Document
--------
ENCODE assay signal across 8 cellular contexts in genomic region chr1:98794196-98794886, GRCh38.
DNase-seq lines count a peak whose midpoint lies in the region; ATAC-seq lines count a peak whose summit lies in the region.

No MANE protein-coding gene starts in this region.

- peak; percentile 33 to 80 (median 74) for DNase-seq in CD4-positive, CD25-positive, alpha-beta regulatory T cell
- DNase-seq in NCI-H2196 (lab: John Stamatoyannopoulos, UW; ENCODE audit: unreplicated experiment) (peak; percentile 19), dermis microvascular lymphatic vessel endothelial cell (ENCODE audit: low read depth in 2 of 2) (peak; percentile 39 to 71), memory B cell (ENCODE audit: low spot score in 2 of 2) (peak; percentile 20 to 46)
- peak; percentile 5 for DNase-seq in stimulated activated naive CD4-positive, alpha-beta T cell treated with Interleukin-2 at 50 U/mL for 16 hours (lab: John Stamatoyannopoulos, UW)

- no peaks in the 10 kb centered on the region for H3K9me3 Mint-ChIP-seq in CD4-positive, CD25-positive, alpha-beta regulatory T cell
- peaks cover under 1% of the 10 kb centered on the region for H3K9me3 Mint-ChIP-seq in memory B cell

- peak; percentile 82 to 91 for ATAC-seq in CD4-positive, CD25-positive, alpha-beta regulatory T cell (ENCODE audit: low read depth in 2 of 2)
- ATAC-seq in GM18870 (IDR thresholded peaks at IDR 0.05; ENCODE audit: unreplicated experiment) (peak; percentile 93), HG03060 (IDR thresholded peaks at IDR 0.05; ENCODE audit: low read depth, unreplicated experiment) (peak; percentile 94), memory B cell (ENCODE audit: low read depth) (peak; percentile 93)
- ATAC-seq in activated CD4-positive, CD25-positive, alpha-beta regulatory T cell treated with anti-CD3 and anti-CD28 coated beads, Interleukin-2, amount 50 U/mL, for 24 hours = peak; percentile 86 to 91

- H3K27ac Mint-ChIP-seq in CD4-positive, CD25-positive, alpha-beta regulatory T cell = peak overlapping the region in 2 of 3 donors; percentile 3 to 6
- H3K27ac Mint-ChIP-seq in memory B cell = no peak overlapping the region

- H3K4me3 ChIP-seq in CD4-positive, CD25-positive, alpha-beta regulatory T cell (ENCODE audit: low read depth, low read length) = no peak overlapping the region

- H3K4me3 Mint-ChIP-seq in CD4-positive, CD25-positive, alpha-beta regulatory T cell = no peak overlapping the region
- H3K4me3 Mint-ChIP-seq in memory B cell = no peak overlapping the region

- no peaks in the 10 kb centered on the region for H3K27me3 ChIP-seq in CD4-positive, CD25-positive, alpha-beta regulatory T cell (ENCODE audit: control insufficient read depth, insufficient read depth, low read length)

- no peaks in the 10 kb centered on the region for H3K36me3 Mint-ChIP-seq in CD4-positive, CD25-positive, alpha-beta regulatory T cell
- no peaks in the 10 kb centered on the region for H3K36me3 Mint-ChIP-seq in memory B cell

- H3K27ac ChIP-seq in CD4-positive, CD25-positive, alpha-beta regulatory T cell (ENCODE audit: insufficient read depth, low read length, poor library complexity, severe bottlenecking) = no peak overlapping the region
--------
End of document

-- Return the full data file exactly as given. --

ENCODE assay signal across 8 cellular contexts in genomic region chr1:98794196-98794886, GRCh38.
DNase-seq lines count a peak whose midpoint lies in the region; ATAC-seq lines count a peak whose summit lies in the region.

No MANE protein-coding gene starts in this region.

- peak; percentile 33 to 80 (median 74) for DNase-seq in CD4-positive, CD25-positive, alpha-beta regulatory T cell
- DNase-seq in NCI-H2196 (lab: John Stamatoyannopoulos, UW; ENCODE audit: unreplicated experiment) (peak; percentile 19), dermis microvascular lymphatic vessel endothelial cell (ENCODE audit: low read depth in 2 of 2) (peak; percentile 39 to 71), memory B cell (ENCODE audit: low spot score in 2 of 2) (peak; percentile 20 to 46)
- peak; percentile 5 for DNase-seq in stimulated activated naive CD4-positive, alpha-beta T cell treated with Interleukin-2 at 50 U/mL for 16 hours (lab: John Stamatoyannopoulos, UW)

- no peaks in the 10 kb centered on the region for H3K9me3 Mint-ChIP-seq in CD4-positive, CD25-positive, alpha-beta regulatory T cell
- peaks cover under 1% of the 10 kb centered on the region for H3K9me3 Mint-ChIP-seq in memory B cell

- peak; percentile 82 to 91 for ATAC-seq in CD4-positive, CD25-positive, alpha-beta regulatory T cell (ENCODE audit: low read depth in 2 of 2)
- ATAC-seq in GM18870 (IDR thresholded peaks at IDR 0.05; ENCODE audit: unreplicated experiment) (peak; percentile 93), HG03060 (IDR thresholded peaks at IDR 0.05; ENCODE audit: low read depth, unreplicated experiment) (peak; percentile 94), memory B cell (ENCODE audit: low read depth) (peak; percentile 93)
- ATAC-seq in activated CD4-positive, CD25-positive, alpha-beta regulatory T cell treated with anti-CD3 and anti-CD28 coated beads, Interleukin-2, amount 50 U/mL, for 24 hours = peak; percentile 86 to 91

- H3K27ac Mint-ChIP-seq in CD4-positive, CD25-positive, alpha-beta regulatory T cell = peak overlapping the region in 2 of 3 donors; percentile 3 to 6
- H3K27ac Mint-ChIP-seq in memory B cell = no peak overlapping the region

- H3K4me3 ChIP-seq in CD4-positive, CD25-positive, alpha-beta regulatory T cell (ENCODE audit: low read depth, low read length) = no peak overlapping the region

- H3K4me3 Mint-ChIP-seq in CD4-positive, CD25-positive, alpha-beta regulatory T cell = no peak overlapping the region
- H3K4me3 Mint-ChIP-seq in memory B cell = no peak overlapping the region

- no peaks in the 10 kb centered on the region for H3K27me3 ChIP-seq in CD4-positive, CD25-positive, alpha-beta regulatory T cell (ENCODE audit: control insufficient read depth, insufficient read depth, low read length)

- no peaks in the 10 kb centered on the region for H3K36me3 Mint-ChIP-seq in CD4-positive, CD25-positive, alpha-beta regulatory T cell
- no peaks in the 10 kb centered on the region for H3K36me3 Mint-ChIP-seq in memory B cell

- H3K27ac ChIP-seq in CD4-positive, CD25-positive, alpha-beta regulatory T cell (ENCODE audit: insufficient read depth, low read length, poor library complexity, severe bottlenecking) = no peak overlapping the region